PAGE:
Home / News / India /  Booster dose: Study on feasibility of mixing Covid-19 vaccine doses to be available by Feb
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In view of the rising Omicron cases, the effectiveness of heterologous vaccine doses against new Covid-19 variants is likely to come in six weeks after the trial in the Christian Medical College, Vellore, said top virologist, Dr Gagandeep Kang.

"The study on the mixing of Vaccines doses is expected to be finished in 6 weeks. I hope that we will be able to finish recruitment for the study in the next couple of weeks, which means that the results will be available in about six weeks. CMC Vellore is currently doing the study, but when you do a clinical trial it takes time to recruit participants, and then to vaccinate them. It is then that we turn to really develop an antibody response and then study that antibody response," Dr Kang said.

She further said that the study is delayed because of not getting enough participants who received two jabs of Covaxin.

"When the study first started, it was being done only in Vellore and it was difficult to find enough participants who had received two doses of Covaxin and were willing to participate in a clinical trial. We are now reaching out to my colleague Professor Wensley Rose who leads the study and has reached out to a number of people in other places where there are more people who have received Covaxin," Dr Kang noted.

On booster dose as an option for India in reference to some studies she said, "As an Indian scientist, I can say that there is very little data available to inform a decision on which vaccines should be used as a booster dose in India. If we look at Covishield, there is a similar study, boosting study that has been done in the UK, where it has been shown that the third dose of Covishield increases the antibody response by 3.25 times and if you give a third dose."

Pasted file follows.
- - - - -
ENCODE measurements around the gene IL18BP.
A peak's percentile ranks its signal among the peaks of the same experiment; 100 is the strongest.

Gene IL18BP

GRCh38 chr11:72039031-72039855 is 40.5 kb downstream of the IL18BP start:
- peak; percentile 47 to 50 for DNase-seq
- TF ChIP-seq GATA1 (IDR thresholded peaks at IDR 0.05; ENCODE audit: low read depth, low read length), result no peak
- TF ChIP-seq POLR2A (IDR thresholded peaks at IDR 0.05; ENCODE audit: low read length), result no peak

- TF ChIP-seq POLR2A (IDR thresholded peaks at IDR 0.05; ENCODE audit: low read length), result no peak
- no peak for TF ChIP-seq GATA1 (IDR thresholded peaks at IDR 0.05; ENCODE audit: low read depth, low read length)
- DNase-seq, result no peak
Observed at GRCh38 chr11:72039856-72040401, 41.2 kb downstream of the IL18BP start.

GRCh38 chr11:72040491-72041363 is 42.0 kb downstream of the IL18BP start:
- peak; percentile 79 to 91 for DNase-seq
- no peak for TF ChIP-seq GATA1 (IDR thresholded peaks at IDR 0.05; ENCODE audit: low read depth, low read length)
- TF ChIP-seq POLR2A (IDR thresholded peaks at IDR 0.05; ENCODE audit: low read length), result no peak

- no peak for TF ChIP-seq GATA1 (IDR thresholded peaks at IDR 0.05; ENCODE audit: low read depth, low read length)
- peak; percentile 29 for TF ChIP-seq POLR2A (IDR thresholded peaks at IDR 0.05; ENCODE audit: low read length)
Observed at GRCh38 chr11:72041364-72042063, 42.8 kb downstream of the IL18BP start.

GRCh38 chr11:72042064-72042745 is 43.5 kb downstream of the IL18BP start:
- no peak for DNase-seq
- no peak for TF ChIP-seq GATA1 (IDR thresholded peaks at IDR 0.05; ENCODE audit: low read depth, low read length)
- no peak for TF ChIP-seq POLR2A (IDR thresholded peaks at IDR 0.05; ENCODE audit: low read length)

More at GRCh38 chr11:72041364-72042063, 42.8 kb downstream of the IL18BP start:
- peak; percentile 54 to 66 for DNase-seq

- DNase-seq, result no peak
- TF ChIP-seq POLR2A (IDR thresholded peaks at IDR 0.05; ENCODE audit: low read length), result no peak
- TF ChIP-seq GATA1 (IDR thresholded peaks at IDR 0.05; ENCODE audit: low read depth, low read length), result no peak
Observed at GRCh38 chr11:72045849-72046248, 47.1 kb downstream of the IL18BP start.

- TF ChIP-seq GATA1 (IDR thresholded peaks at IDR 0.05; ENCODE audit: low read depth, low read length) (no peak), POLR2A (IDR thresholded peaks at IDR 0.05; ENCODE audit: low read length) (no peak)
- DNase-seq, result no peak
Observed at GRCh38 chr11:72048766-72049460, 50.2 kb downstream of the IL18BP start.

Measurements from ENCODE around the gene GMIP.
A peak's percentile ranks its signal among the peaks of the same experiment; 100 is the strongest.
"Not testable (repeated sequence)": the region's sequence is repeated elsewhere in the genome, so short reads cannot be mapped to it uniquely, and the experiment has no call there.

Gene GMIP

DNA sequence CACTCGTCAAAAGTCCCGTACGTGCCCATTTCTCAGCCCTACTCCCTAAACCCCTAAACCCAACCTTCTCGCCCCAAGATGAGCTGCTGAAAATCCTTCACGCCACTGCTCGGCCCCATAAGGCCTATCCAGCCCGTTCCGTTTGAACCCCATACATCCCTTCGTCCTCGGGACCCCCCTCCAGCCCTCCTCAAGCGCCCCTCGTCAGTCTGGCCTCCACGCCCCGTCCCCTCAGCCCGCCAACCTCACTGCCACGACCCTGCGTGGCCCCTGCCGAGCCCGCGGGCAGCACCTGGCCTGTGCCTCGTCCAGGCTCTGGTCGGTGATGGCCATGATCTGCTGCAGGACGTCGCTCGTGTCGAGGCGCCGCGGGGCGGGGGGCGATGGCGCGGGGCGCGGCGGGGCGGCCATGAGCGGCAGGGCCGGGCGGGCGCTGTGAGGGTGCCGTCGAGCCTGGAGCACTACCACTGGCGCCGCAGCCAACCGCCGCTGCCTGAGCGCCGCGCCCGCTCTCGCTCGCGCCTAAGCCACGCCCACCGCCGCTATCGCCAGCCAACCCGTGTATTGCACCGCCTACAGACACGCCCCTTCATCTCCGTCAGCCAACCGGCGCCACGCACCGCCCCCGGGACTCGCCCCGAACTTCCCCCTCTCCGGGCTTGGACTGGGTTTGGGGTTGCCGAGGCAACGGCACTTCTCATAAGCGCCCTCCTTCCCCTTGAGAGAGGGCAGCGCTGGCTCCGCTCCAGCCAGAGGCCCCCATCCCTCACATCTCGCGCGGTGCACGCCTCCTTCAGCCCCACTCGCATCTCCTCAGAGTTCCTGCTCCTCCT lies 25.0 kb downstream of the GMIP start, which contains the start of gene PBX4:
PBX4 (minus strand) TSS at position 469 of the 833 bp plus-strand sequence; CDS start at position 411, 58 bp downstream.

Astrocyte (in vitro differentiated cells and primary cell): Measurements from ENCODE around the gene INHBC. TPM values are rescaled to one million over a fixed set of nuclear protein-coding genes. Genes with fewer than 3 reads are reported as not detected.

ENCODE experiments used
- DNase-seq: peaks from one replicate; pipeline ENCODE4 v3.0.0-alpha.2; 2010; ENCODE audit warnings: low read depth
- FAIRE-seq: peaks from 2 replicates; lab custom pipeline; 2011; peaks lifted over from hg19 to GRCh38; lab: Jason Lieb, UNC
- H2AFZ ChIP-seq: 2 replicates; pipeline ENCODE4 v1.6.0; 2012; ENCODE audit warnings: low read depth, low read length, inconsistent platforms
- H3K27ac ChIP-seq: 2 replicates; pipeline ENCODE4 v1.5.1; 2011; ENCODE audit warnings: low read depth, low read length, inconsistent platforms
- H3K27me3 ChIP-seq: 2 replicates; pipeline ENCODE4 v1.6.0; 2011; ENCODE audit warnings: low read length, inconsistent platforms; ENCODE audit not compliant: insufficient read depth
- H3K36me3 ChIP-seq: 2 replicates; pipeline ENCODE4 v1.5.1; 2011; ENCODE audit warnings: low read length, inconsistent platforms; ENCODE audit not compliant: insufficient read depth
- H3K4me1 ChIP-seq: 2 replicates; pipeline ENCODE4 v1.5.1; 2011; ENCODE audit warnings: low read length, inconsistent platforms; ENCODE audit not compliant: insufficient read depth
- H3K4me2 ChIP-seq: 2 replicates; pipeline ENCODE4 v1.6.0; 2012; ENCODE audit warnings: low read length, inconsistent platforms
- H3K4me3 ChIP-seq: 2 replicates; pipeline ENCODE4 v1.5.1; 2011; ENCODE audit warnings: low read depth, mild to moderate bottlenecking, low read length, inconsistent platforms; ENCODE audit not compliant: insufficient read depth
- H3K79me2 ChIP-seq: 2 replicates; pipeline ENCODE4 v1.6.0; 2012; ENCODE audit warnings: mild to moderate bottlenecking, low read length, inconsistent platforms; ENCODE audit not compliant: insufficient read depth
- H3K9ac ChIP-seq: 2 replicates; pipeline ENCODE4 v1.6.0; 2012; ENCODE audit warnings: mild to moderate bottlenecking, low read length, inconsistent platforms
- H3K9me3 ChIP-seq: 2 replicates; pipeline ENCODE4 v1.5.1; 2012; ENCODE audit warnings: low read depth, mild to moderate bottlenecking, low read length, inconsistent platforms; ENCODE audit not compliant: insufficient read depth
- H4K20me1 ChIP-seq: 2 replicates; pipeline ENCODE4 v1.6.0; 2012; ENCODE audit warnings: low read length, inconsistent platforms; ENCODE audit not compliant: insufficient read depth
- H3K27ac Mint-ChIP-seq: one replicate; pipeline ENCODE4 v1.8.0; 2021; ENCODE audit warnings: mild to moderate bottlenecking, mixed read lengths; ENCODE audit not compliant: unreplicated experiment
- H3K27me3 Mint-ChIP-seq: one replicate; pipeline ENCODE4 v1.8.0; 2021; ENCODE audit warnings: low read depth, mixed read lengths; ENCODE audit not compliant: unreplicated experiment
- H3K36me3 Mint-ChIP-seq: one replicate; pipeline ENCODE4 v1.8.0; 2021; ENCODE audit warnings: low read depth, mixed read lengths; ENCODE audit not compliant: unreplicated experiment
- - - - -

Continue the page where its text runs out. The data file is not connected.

She further said, "It appears clear that antibodies are not the only things that protect against severe infection and disease. The T cell responses are maintained even when antibodies decline. So we don't know whether all our decisions should be based only on antibodies."

In the interview, Dr Kang also discussed about mRNA booster and said, "If you look at the same study and what results they got with mRNA, they showed a 24 times increase in antibodies. So there does seem to be a difference in different vaccines, giving different levels of boosting of antibodies."

On Covaxin as booster she said,"When it comes to Covaxin, we have no data because the studies have not been done as yet. If we look at other inactivated vaccines, then those results are not really comparable because the phase three results of Covaxin and the phase three results of other inactivated vaccines, Covaxin seemed better than other inactivated vaccines. So we really need to evaluate Covaxin with the same and different vaccines as boosters before we make a decision." 

This story has been published from a wire agency feed without modifications to the text. Only the headline has been changed.

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